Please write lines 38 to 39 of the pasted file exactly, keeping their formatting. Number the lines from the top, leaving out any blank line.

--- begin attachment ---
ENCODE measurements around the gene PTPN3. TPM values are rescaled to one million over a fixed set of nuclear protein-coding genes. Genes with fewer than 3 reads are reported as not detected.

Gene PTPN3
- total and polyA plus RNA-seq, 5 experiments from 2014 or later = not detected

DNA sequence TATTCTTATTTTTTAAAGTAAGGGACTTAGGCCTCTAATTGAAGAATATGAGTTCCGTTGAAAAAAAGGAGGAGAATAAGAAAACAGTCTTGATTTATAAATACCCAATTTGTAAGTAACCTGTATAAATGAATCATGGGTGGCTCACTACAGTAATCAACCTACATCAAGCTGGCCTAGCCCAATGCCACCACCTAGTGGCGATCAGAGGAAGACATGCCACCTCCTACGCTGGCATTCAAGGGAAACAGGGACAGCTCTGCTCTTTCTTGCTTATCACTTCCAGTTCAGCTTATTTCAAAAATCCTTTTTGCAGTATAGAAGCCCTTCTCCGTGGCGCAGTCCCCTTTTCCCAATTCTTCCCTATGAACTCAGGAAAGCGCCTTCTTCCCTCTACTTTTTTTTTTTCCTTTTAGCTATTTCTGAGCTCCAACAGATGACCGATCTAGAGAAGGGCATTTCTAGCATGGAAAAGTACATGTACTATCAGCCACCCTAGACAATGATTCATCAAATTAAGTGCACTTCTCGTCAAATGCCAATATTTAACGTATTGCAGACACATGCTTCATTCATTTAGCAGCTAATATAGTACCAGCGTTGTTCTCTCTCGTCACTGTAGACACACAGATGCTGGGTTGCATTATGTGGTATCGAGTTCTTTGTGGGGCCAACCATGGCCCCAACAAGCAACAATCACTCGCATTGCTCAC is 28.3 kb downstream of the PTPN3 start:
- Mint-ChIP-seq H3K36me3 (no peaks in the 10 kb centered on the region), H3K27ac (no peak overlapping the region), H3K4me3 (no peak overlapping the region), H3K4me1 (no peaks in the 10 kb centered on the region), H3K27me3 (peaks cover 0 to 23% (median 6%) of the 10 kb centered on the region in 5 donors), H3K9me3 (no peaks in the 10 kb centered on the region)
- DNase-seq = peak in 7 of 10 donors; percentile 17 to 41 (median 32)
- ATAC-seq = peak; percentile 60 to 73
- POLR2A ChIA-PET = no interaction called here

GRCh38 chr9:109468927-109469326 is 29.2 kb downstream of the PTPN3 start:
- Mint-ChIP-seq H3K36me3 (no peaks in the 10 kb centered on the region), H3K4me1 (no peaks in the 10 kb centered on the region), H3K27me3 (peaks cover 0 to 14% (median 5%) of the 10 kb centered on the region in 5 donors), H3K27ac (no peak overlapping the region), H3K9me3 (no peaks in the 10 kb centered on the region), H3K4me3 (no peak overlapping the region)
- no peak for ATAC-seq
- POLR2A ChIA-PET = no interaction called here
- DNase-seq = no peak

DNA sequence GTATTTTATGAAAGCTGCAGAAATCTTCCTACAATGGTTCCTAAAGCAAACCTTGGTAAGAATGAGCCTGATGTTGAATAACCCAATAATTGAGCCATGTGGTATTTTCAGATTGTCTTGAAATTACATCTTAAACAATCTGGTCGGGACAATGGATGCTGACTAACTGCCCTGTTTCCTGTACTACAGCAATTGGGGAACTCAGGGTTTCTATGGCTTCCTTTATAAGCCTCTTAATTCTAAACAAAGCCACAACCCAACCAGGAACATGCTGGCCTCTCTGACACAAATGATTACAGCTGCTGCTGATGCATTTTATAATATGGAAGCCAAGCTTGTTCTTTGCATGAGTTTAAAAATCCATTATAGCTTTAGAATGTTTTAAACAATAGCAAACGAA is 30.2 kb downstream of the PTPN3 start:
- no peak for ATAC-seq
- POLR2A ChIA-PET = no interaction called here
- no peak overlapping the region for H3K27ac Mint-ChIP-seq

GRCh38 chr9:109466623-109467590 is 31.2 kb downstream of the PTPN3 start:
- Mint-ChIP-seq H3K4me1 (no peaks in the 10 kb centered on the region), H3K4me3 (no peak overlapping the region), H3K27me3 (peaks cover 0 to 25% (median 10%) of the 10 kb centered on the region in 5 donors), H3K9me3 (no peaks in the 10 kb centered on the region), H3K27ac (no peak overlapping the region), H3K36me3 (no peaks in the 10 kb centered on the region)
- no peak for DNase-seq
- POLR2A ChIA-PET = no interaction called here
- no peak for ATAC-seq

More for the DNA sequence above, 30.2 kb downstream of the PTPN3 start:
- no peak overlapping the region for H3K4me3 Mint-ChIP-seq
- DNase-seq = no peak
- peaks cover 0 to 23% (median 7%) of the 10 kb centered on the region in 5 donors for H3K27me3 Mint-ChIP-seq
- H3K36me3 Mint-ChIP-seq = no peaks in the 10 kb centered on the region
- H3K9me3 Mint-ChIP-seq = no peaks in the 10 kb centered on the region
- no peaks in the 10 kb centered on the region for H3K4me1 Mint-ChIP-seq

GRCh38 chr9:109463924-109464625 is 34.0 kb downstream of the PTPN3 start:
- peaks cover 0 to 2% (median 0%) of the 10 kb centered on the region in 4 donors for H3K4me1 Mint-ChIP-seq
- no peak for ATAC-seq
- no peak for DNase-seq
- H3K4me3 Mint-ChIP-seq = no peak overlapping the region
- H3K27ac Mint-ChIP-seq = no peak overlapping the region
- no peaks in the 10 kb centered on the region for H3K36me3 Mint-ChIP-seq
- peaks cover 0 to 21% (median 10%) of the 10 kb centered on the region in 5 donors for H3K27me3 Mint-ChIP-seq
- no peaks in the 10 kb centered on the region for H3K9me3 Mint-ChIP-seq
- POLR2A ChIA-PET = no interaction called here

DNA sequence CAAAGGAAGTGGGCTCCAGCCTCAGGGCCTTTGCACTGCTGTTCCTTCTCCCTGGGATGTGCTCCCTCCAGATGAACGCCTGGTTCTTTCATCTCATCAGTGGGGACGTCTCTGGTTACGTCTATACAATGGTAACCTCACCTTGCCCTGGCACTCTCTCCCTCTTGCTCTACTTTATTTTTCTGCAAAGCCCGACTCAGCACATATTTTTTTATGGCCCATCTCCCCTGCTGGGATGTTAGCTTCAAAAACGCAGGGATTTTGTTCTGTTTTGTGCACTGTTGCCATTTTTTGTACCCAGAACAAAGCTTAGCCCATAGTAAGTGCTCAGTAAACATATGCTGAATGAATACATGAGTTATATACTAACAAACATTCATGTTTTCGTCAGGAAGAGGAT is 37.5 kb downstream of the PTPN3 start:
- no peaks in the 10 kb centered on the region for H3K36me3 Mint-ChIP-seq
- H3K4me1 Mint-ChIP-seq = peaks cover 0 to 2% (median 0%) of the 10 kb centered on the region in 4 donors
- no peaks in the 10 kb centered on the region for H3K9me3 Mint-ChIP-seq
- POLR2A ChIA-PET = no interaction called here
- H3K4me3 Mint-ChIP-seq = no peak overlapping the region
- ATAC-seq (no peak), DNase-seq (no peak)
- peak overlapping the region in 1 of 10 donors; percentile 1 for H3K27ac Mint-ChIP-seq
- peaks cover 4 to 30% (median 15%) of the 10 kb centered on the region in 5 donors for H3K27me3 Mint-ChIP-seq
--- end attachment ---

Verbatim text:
- no peaks in the 10 kb centered on the region for H3K9me3 Mint-ChIP-seq
- POLR2A ChIA-PET = no interaction called here